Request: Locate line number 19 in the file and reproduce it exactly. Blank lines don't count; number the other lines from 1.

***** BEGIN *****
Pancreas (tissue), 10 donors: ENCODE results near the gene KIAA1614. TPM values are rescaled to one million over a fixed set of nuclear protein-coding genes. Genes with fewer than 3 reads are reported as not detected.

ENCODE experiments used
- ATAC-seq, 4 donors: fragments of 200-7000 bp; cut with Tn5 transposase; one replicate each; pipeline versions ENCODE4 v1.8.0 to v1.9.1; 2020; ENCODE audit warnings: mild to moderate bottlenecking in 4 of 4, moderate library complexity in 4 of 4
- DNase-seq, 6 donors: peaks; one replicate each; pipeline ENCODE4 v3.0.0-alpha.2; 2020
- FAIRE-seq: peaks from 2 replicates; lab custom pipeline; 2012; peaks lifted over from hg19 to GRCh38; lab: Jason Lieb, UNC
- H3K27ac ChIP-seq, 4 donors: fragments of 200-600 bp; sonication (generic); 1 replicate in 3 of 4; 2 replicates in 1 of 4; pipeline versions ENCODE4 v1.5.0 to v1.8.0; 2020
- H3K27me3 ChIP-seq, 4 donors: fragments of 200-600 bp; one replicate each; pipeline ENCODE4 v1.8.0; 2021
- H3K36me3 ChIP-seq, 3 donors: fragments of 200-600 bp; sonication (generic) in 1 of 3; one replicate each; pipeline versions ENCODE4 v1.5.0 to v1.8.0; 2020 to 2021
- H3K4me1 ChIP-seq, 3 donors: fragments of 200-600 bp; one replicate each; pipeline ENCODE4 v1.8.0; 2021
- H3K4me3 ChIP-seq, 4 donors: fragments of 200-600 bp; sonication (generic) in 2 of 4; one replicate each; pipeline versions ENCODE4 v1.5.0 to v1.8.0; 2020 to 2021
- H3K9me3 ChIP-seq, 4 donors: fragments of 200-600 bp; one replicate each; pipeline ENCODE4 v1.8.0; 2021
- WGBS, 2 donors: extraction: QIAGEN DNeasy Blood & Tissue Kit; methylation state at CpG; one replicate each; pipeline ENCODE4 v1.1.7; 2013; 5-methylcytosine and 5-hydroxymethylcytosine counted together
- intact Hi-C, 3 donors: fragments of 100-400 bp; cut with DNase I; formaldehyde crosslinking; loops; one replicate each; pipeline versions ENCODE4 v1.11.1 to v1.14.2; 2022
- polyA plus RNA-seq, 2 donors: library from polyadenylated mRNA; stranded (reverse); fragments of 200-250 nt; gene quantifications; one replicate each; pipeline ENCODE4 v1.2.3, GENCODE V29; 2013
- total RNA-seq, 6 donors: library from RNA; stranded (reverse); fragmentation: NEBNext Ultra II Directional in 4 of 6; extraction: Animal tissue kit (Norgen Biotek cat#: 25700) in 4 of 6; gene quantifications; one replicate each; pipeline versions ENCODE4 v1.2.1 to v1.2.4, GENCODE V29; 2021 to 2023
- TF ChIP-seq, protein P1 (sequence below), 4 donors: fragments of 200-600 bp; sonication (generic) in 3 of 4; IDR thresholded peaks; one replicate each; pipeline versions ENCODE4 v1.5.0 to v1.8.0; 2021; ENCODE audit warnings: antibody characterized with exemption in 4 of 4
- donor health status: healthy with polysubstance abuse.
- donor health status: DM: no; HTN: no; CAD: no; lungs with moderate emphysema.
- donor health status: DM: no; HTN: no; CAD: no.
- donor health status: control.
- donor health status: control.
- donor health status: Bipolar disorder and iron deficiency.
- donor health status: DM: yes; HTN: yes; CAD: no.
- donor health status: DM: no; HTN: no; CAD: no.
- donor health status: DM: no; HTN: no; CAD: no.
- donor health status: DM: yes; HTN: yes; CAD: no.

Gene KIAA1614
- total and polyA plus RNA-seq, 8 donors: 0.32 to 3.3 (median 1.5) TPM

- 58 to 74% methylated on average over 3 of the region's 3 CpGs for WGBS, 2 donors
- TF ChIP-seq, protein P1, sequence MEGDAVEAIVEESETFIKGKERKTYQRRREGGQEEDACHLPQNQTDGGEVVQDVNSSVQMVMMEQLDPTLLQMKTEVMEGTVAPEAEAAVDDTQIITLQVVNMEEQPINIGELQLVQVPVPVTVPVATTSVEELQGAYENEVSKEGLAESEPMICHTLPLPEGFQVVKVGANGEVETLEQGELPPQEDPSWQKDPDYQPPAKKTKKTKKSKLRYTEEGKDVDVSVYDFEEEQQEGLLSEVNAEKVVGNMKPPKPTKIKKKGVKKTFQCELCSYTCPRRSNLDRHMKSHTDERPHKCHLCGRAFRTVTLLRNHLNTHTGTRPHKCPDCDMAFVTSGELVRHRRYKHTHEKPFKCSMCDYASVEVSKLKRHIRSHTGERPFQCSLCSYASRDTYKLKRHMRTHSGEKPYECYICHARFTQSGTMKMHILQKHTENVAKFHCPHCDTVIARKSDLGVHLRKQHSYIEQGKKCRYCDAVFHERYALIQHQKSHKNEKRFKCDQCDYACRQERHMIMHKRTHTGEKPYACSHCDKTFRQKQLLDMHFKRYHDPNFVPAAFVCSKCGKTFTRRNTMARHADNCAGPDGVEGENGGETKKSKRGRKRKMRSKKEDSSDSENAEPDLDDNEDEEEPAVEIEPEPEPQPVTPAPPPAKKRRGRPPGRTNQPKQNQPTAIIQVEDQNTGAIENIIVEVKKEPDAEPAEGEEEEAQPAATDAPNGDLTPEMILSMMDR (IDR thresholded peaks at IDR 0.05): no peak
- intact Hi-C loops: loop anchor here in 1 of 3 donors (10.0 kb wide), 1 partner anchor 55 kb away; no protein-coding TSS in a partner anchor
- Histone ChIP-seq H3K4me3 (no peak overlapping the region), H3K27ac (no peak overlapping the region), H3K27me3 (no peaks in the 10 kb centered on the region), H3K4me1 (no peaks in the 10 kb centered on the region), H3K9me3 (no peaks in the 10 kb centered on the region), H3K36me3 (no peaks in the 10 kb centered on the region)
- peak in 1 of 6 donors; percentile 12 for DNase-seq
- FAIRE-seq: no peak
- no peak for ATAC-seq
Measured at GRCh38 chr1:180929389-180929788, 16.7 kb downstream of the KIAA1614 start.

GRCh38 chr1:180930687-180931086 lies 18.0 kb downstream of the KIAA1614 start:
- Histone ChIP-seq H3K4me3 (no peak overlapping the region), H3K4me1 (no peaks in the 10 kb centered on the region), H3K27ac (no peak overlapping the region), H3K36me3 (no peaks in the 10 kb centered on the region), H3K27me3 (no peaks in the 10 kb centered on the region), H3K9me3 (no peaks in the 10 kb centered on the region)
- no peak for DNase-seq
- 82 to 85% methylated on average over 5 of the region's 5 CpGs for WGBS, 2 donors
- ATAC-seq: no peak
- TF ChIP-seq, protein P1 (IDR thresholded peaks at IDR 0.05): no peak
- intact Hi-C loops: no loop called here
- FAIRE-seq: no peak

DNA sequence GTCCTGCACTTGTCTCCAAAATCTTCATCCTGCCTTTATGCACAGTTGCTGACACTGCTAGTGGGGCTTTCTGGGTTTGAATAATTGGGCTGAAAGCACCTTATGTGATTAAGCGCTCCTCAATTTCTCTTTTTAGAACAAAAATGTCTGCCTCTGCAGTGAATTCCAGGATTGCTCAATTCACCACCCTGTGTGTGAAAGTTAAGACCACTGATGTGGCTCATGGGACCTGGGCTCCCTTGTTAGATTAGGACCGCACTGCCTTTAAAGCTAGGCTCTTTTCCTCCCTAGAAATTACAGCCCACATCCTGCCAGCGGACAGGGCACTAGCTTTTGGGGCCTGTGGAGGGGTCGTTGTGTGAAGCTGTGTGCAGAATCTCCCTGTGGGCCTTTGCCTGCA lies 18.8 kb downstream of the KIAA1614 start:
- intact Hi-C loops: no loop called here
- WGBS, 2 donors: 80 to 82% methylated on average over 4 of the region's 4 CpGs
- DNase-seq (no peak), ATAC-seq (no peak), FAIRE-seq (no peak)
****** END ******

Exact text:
- donor health status: DM: no; HTN: no; CAD: no.